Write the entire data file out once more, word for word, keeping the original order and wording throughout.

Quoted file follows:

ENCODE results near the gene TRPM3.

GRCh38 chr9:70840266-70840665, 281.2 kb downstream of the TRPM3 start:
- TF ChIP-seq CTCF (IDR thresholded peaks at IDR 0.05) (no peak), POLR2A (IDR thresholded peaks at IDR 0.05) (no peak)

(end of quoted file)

ENCODE results near the gene TRPM3.

GRCh38 chr9:70840266-70840665, 281.2 kb downstream of the TRPM3 start:
- TF ChIP-seq CTCF (IDR thresholded peaks at IDR 0.05) (no peak), POLR2A (IDR thresholded peaks at IDR 0.05) (no peak)